.conf files or
.xml files), then you must specify. For example, this flashes a partition using a preexisting
system.img of size of 30064771072 bytes (10241024102428 is GiB):
sudo ./flash.sh -r -S 28GiB jetson-nano-emmc
(and if you want to log that: “
sudo ./flash.sh -r -S 28GiB jetson-nano-emmc 2>&1 | tee log_flash.txt”)
Note that when
flash.sh generates a partition it will generate both “
bootloader/system.img” (a sparse file) and “
bootloader/system.img.raw” (a raw file). The raw file or the sparse file will work if named “
system.img”, but the raw file is full partition size (28 GiB in the example case), while the sparse file is smaller (usually about 3 GB for default files…as the partition fills up the sparse file approaches the size of the raw file). The raw file can be loopback mounted and edited or examined, but the sparse file is good only for flashing. One can use NULL filler bytes along with the
mksparse utility to create a sparse file from a raw file, but this is only useful if you plan to save flash time at the expense of time to create the sparse file.
If you create your own exact partition, and populate it with your content, and put this on an ext4-formatted raw loopback file (or appropriately edit “
Linux_for_Tegra/rootfs/”, being careful of what gets edited with the flash target), then what gets installed for rootfs is what you’ve created. Note that you could create your own directory and use the “
-R <rootfs dir>” option to specify an alternate “
rootfs/” subdirectory and leave the original alone.
If you wanted to manually create a loopback mountable
ext4 file which is 30064771072 bytes in size (28 GiB), then you could do this:
# Be VERY CAREFUL that your host PC has enough disk space. For example, "`df -H .`". # Create an empty file; "bs" (block size) is normally just to increase performance, it has no effect. # However, we are going to name a multiple of blocks for size, thus it can change how big the # loopback file gets. Using a convenient block size of 1024*1024 == 1048576 bytes, so we need # 28672 copies of 1 MiB blocks to get 28 GiB...implies flash with "-S 28GiB": dd if=/dev/null of=custom.img bs=1048576 # Cover this with a loop device: sudo losetup --find --show ./custom.img # Note that the losetup will name the loop device. For example, it might be "/dev/loop0"; # adjust for your case. There are a limited number of loopback devices, so don't randomly # generate these unless you are going to delete them. # Now format this, assuming "/dev/loop0": sudo mkfs.ext4 /dev/loop0 # Now you can detach the loop device: sudo losetup -d /dev/loop0 # To automatically deal with loopback and mounting use the "-o loop" option to "mount": sudo mount -o loop custom.img /mnt # Now you can examine or edit that content: df -H -T /mnt ls /mnt/ # You're free to edit content, e.g., add your custom operating system to the mount point. # Then unmount with: sudo umount /mnt # Should you want to flash this enormous file (very very slow to copy or move), then you # can do this if in "Linux_for_Tegra/" (sudo is sometimes required): sudo cp custom.img ./bootloader/system.img # Make sure the Jetson is connected and in recovery mode. Then: sudo ./flash.sh -r -S 28GiB jetson-nano-emmc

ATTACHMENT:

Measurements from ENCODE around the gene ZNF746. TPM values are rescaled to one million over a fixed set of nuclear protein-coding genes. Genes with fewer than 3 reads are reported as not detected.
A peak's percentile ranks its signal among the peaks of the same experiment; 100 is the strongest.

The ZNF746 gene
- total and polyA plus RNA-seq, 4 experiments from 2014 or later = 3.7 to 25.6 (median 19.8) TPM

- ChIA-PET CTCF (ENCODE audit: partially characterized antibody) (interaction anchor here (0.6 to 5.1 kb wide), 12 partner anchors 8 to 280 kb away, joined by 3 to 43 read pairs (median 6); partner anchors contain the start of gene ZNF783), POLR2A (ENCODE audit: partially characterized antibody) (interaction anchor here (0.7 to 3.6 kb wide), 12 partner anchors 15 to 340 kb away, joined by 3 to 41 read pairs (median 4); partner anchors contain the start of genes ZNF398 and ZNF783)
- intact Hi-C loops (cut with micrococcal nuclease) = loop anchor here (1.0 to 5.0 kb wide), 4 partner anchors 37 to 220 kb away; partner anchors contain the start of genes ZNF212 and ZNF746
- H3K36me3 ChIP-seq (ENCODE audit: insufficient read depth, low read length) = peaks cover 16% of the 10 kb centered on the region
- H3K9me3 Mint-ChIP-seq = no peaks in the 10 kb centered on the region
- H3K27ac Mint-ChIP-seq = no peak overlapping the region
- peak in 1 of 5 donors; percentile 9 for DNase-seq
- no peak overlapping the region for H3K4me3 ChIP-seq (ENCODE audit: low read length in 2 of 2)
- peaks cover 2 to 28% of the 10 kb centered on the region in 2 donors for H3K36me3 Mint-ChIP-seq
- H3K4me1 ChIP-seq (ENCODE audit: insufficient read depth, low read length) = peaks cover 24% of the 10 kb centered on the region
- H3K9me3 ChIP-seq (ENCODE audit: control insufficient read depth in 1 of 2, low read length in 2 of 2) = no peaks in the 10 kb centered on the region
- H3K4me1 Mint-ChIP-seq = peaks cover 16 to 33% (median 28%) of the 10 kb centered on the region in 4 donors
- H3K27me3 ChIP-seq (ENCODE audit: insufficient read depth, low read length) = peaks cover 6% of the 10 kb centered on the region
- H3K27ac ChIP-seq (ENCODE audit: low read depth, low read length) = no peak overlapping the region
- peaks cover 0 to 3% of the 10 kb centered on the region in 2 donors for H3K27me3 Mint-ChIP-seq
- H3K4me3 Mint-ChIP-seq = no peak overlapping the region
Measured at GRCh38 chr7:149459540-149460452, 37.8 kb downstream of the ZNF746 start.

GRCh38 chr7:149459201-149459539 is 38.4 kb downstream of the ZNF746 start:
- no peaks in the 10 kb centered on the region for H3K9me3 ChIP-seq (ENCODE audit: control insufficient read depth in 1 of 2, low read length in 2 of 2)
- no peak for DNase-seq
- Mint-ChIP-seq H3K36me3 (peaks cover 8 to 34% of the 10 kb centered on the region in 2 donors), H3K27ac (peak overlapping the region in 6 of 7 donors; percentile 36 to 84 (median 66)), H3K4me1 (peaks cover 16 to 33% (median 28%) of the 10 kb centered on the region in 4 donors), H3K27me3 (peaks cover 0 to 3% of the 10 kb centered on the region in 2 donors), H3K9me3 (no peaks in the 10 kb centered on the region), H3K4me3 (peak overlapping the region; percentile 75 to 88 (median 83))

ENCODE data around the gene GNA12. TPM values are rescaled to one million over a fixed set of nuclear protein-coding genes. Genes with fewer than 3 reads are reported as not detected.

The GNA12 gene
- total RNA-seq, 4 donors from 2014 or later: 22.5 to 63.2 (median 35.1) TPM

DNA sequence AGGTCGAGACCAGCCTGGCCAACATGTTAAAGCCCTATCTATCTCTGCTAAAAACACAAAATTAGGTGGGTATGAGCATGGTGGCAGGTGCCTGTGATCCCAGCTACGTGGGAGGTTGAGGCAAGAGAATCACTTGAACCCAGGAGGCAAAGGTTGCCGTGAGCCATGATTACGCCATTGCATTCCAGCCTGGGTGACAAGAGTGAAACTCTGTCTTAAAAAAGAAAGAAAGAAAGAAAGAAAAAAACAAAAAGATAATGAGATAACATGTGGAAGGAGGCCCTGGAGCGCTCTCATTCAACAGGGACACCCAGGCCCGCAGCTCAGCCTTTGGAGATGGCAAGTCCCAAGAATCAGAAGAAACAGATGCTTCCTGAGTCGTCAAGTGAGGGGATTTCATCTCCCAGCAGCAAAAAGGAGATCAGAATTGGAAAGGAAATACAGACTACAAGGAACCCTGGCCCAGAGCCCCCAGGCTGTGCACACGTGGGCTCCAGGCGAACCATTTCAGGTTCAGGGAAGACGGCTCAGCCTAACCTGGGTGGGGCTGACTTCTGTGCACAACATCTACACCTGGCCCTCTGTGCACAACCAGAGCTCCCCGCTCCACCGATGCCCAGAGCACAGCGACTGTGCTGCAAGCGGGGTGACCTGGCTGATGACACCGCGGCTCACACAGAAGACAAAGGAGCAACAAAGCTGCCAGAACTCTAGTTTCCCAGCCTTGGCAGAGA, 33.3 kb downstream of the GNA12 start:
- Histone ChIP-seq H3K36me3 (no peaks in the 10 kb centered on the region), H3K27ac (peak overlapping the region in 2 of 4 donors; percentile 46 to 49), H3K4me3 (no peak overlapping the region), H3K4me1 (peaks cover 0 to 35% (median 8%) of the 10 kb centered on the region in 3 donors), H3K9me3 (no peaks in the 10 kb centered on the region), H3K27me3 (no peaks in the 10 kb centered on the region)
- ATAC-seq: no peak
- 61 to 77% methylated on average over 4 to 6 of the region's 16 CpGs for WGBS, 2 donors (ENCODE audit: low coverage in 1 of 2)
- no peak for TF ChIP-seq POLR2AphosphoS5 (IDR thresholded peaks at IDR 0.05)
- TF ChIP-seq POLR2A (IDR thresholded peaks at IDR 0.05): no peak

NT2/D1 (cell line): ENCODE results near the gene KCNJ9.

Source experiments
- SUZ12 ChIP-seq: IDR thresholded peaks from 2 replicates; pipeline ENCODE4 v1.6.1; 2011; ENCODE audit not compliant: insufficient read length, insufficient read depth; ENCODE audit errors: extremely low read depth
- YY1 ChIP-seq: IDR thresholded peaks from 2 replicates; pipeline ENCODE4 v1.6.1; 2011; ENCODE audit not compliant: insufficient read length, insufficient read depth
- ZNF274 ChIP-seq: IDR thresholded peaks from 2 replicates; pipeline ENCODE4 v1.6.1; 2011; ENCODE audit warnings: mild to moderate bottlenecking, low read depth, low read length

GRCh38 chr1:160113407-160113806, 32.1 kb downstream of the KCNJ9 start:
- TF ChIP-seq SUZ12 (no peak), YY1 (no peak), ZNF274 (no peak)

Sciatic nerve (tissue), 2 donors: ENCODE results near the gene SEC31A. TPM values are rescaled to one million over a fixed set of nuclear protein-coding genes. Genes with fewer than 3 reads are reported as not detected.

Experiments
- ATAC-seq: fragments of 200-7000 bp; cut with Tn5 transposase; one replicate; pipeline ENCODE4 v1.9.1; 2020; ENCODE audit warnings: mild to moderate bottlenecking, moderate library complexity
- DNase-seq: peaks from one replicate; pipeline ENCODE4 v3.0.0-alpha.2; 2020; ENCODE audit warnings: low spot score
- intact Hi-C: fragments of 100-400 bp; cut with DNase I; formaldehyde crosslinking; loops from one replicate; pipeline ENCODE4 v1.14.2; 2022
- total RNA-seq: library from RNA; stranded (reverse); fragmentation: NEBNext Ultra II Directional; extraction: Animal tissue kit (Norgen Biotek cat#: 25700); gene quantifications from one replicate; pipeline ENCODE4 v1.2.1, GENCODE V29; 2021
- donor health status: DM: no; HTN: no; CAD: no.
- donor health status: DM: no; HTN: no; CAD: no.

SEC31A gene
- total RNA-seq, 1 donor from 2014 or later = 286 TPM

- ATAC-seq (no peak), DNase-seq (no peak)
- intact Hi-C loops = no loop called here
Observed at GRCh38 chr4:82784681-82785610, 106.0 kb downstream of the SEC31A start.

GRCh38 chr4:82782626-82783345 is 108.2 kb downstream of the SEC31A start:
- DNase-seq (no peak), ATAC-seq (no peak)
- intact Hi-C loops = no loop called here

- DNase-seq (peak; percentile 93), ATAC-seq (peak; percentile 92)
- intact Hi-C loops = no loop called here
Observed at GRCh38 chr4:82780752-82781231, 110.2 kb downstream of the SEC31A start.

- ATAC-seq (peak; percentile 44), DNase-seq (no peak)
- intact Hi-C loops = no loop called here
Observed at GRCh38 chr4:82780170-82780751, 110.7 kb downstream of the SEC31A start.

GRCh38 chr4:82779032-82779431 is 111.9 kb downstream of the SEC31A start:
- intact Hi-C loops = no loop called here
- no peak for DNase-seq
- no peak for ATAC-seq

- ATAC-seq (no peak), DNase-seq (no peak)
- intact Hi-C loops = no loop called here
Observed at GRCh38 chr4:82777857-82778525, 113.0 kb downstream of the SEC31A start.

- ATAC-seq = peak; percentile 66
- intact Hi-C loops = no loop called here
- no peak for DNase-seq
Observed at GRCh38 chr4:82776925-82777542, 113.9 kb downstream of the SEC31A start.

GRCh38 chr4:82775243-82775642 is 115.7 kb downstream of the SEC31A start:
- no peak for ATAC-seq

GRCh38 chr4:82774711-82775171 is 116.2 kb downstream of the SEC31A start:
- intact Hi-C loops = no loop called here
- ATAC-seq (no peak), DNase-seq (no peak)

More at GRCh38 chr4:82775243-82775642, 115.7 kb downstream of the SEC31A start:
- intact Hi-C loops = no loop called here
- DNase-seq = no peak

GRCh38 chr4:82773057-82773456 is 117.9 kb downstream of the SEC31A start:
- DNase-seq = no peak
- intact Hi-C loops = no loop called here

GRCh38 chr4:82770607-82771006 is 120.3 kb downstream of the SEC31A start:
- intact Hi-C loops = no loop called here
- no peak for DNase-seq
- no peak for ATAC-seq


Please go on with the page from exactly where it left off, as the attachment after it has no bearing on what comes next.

As far as copying content into the loopback mounted
custom.img goes you can use anything which preserves permissions and user/group IDs. You could unpack a tar file there. You could also use
rsync to copy an existing Linux system, or a subdirectory of a Linux system which contains the files (be certain your
rsync preserves numeric user and group IDs, and does not descend into pseudo filesystems). For example, you could make this an exact duplicate of the “
rsync. If you are interested in
rsync commands just ask.
Note that when you develop on a Jetson it is a good idea to have a backup. Much of this applies to backups as well. You could start with a raw clone (delete the sparse clone). Then you could on occasion use
rsync to update the loopback mounted clone.
Note: On Orins I think the size multiple of a partition has to be a multiple of 4096 instead of 1024 (MiB and GiB are multiples of 1024).